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Takaya Shiomi, ex-Red Army Faction chairman, dies in Tokyo hospital at age 76

Takaya Shiomi
Takaya Shiomi (NHK)

TOKYO (TR) – Takaya Shiomi, the former chairman of a communist militant group responsible for Japan’s most infamous hijacking, has died in Tokyo, sources close to the former leader have revealed, reports NHK (Nov. 15).

According to the sources, Shiomi, a native of Hiroshima Prefecture, died due to heart failure at a hospital on Tuesday after he was found collapsed at his residence by family members that night. He was 76.

Shiomi founded the Red Army Faction after entering Kyoto University in 1969. Spurred by communist ideals, the faction sought revolution. After numerous arrests of its members, including Shioimi, the faction merged with a Maoist group to form the Japanese Red Army in 1971.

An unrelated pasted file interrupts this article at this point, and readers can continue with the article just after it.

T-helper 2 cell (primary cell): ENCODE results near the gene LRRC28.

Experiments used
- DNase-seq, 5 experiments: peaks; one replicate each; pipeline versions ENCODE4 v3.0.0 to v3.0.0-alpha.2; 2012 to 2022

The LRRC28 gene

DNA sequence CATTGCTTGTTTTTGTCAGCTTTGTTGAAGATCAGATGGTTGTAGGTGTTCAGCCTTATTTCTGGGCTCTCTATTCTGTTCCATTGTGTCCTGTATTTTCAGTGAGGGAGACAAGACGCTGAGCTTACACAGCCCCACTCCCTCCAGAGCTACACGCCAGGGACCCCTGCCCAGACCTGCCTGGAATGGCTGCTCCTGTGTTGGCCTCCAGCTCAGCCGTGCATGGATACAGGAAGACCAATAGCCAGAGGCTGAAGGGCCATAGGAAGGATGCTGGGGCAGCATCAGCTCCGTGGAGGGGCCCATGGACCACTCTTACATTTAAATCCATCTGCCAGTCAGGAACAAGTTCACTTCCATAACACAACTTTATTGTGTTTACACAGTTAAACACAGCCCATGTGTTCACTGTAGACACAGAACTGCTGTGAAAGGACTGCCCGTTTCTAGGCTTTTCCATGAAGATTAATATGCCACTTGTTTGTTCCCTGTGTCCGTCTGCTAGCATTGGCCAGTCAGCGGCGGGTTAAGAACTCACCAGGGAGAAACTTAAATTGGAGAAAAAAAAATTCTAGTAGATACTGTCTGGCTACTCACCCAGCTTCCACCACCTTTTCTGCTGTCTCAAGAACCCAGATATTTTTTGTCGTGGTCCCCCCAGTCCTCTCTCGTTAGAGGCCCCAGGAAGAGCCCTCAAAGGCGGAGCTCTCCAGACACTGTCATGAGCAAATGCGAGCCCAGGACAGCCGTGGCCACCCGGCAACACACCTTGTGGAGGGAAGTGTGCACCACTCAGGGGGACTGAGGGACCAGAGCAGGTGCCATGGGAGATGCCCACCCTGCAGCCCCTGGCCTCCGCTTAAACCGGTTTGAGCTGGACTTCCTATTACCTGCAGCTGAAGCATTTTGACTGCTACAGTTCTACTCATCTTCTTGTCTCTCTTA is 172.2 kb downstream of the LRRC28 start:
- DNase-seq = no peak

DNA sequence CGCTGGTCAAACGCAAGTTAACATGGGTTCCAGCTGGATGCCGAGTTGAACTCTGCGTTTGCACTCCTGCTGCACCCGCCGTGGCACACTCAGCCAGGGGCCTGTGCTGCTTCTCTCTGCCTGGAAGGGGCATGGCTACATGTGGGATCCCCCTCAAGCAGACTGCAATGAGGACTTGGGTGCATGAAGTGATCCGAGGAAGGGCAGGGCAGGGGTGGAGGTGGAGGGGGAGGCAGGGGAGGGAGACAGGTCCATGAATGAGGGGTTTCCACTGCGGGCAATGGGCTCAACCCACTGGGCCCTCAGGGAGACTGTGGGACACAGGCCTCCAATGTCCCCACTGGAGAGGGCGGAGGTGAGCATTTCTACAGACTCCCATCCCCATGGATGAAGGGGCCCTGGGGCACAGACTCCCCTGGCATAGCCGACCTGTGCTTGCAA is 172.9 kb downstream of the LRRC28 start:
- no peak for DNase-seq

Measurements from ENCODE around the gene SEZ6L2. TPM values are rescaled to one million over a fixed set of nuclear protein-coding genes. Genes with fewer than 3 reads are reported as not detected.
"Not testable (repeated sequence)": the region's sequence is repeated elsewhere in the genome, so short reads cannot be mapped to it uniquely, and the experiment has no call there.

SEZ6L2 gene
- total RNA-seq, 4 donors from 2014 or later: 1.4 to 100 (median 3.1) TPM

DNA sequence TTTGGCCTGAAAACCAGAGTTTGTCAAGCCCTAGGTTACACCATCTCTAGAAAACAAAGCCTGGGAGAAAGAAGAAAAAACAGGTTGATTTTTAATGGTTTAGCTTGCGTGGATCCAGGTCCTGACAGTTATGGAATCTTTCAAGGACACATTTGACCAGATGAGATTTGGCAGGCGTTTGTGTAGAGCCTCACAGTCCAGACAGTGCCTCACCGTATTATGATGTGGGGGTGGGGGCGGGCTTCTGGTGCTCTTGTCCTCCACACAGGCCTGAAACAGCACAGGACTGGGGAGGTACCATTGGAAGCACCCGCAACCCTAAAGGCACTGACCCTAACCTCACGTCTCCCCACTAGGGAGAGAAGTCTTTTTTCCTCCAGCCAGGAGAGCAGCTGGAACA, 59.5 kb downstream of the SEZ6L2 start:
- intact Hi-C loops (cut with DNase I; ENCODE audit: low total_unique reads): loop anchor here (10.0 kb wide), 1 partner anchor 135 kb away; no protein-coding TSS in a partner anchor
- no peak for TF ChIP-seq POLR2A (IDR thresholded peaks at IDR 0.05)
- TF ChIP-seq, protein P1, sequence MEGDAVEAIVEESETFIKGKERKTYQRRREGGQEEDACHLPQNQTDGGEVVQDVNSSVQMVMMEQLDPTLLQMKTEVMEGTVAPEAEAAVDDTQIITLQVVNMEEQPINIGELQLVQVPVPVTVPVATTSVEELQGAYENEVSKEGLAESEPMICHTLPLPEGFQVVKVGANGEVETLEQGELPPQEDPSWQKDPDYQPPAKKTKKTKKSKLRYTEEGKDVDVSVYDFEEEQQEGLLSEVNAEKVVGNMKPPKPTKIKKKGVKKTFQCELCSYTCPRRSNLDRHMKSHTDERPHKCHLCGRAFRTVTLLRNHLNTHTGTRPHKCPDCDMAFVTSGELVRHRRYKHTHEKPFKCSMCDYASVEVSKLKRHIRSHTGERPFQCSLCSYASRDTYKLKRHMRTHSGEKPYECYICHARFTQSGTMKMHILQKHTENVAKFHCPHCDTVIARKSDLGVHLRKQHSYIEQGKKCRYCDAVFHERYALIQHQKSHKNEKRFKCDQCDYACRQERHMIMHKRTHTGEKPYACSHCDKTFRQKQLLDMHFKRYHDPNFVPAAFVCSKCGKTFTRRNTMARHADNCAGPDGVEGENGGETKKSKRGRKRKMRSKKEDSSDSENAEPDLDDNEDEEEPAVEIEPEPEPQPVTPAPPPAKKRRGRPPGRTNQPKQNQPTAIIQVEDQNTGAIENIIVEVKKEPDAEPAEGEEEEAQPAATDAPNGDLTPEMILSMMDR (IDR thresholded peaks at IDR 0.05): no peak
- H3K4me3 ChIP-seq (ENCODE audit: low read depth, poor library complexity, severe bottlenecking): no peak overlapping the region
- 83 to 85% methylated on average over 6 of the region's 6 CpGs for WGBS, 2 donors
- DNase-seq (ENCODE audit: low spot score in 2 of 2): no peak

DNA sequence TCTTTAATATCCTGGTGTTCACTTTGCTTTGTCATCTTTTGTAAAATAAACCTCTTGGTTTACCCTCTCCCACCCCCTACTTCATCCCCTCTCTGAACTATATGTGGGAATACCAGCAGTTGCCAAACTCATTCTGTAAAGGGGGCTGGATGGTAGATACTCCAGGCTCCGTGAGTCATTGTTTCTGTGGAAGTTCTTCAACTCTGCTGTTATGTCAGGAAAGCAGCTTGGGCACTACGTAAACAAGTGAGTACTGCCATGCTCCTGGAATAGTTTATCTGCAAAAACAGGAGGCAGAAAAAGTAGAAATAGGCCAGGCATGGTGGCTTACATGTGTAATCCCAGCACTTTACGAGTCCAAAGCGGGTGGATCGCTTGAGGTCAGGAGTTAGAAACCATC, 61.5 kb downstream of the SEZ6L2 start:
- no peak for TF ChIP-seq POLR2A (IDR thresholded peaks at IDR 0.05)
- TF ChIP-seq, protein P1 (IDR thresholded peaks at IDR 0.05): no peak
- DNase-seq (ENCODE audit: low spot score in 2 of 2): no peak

In 1970, Shiomi plotted the hijacking of a Japan Airlines flight by members of the faction, the most infamous incident of its kind in Japan’s aviation history.

Armed with swords and a bomb, the members forced Flight 351, carrying 129 people, to fly from Tokyo to Fukuoka City, Fukuoka Prefecture. Before a stop in South Korea to release the passengers, the plane was then directed to Pyongyang, North Korea, where it was abandoned and the crew released.

Shiomi later served 18 years in prison for planning the hijacking. He was also accused of plotting an attack of the office of the prime minister.

Shiomi was released from prison in 1989. In 2015, he ran for city council in Tokyo’s Kiyose City but was unsuccessful.